Tony Rossi, Director of Communications
Mercy Rises in “Star Wars”
April 19, 2020
If you’re looking for a movie that ties into Divine Mercy Sunday, consider “Star Wars:
The Rise of Skywalker,” now on home video. When I saw it in the theater, I didn’t expect a
story in which mercy was an overriding theme, but that’s exactly what I got.
As the film begins, it’s revealed that the evil Emperor Palpatine is somehow alive and that the series’ Jedi heroine, Rey, is his granddaughter. Despite the darkness in her bloodline, Rey remains committed to being a hero – and her choices often involve mercy. At one point, a large, angry snakelike creature is poised to attack Rey and her friends. Instead of trying to kill it, Rey senses that the creature is angry because it’s wounded and in severe pain. Though filled with fear, she slowly moves towards it, places her hands on its wound, and uses her Force powers to heal it. The creature then slithers away peacefully. In an instance when it would have been the natural reaction to fight, Rey chooses mercy over fear and anger – and it saves the day.
Mercy again comes into play when Rey is engaged in a light saber duel with the villain Kylo Ren, who has chosen to follow the Dark Side of the Force in pursuit of power. Kylo was formerly Ben Solo, the son of Han Solo and Princess Leia, and Rey senses that there is still something redeemable inside him, despite the fact that he killed his own father, along with many others. Just as Kylo defeats Rey in battle, his mother Leia distracts him through the Force from afar with a final message of love, reminding him of the good person he used to be.
While he’s distracted, Rey mortally wounds Kylo. Yet as she holds him while he is dying, she sheds a tear for the person that Ben was and uses her Force powers to heal him. Between Leia’s act of love and Rey’s act of mercy, Kylo finally rejects the dark path he had chosen. Rey not only saves his body, she saves his soul.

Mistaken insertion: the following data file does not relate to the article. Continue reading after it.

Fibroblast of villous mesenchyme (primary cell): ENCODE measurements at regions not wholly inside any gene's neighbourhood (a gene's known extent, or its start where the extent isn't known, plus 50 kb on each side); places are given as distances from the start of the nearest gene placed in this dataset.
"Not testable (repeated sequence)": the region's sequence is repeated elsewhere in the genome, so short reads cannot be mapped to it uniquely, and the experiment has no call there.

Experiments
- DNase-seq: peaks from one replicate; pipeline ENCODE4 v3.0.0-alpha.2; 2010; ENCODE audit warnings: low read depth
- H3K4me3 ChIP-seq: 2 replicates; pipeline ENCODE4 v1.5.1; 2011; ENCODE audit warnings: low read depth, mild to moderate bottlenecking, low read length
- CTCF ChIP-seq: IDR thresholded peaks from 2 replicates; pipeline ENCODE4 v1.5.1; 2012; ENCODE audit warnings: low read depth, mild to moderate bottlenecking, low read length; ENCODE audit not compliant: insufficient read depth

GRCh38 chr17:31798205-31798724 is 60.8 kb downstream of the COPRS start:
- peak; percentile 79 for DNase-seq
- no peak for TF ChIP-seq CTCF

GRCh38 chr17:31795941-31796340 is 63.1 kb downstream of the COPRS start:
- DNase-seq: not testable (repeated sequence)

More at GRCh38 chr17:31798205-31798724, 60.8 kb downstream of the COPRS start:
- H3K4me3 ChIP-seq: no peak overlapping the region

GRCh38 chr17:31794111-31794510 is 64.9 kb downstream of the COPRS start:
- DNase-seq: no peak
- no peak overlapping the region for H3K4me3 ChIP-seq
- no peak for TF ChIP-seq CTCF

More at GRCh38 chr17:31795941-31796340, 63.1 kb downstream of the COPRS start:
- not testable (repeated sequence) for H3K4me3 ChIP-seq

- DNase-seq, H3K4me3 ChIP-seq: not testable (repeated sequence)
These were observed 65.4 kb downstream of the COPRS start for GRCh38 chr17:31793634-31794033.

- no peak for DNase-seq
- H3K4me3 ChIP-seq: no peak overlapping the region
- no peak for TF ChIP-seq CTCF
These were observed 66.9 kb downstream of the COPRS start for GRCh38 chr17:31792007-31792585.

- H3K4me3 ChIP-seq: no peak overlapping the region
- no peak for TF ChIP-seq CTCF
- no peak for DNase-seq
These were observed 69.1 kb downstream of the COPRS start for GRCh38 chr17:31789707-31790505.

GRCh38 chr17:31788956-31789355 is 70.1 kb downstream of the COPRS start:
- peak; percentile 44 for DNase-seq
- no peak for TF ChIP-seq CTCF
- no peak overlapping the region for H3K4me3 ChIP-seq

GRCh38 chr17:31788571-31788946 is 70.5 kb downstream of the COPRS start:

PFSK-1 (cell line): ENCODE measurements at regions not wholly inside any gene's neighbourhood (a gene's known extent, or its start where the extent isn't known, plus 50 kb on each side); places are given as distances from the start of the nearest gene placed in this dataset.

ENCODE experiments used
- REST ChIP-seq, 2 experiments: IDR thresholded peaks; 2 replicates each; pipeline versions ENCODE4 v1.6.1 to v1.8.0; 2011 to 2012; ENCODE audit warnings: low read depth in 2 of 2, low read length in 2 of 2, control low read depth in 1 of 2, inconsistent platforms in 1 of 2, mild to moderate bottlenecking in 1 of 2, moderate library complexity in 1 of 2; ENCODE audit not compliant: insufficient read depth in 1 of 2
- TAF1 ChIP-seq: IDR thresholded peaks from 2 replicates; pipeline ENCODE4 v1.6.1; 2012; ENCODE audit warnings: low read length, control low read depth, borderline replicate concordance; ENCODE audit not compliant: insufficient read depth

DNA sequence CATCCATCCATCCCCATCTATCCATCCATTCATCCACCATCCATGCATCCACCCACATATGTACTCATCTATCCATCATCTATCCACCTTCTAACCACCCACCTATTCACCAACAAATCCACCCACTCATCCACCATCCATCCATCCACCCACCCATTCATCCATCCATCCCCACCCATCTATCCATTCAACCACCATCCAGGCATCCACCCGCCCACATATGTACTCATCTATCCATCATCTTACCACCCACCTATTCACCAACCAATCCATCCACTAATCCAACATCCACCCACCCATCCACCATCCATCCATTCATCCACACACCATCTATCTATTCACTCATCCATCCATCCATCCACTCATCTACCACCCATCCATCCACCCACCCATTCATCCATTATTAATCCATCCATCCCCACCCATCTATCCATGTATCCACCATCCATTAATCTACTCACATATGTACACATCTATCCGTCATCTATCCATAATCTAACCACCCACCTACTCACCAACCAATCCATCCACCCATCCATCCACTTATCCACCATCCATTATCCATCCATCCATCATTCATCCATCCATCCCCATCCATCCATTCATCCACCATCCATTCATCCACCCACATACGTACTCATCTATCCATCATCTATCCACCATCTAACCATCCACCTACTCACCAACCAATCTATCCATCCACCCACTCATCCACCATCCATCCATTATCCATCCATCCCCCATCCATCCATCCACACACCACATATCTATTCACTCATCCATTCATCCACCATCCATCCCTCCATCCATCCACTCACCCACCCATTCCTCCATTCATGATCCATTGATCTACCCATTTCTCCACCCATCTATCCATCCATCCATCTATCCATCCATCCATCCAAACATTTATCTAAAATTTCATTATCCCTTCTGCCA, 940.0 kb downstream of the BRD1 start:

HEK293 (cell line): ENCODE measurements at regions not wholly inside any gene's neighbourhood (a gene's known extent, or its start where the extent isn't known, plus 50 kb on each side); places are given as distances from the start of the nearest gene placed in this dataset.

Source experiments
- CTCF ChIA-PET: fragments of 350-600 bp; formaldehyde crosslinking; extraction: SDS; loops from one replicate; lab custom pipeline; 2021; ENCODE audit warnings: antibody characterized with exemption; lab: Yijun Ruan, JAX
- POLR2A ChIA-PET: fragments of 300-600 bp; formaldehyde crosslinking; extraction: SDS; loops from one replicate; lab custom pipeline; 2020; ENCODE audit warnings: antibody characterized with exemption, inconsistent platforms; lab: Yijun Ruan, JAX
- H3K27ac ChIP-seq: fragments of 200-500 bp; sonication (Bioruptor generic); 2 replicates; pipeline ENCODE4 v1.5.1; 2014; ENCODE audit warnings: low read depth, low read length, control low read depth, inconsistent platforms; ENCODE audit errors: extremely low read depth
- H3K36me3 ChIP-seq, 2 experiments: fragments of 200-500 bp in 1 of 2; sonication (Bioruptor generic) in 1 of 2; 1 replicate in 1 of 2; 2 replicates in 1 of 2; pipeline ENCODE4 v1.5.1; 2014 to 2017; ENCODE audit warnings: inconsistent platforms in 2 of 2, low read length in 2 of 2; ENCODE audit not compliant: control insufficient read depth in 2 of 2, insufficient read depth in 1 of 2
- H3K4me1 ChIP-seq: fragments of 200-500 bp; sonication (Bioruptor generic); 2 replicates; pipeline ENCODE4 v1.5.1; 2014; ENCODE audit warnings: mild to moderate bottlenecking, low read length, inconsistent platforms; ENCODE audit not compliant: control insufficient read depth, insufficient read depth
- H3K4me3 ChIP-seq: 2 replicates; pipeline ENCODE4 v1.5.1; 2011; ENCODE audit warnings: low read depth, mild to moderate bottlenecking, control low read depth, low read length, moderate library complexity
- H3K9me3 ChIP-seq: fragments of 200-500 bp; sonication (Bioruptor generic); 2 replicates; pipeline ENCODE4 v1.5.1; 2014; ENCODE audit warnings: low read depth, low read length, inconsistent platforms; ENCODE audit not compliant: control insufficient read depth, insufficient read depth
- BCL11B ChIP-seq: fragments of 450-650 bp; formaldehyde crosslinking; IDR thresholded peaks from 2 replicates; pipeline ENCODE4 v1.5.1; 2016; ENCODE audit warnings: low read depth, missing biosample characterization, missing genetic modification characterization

But Kylo still has to face the way he murdered his own father. Harrison Ford returns as Han Solo to talk with his son one final time. The movie posits that he is simply a memory from Kylo’s brain, but he could easily be something more. Kylo admits his sin to Han – and Han forgives him, noting that Kylo Ren is dead, but Ben Solo has returned to life. The lost sheep, in a sense, has returned to the fold because the shepherds didn’t give up on him.
Ben soon joins Rey as she faces off against Palpatine. Though their battle involves flashy special effects, at its heart it is a spiritual battle between saints and demons. When Rey is seemingly defeated, she prays, “Be with me,” to the deceased Jedi from the past. Like a communion of saints, they give her the power she needs to take down her grandfather.
Rey, however, has expended so much energy that she is quickly dying. It is Ben who now uses the Force to heal her and return her to life. In so doing, he dies himself, a noble death in a state of redeemed grace. The mercy that Rey modeled has now been returned to her. It’s a profound spiritual lesson that should leave audiences thinking about more than the fun action sequences that were part of the “Star Wars” journey.
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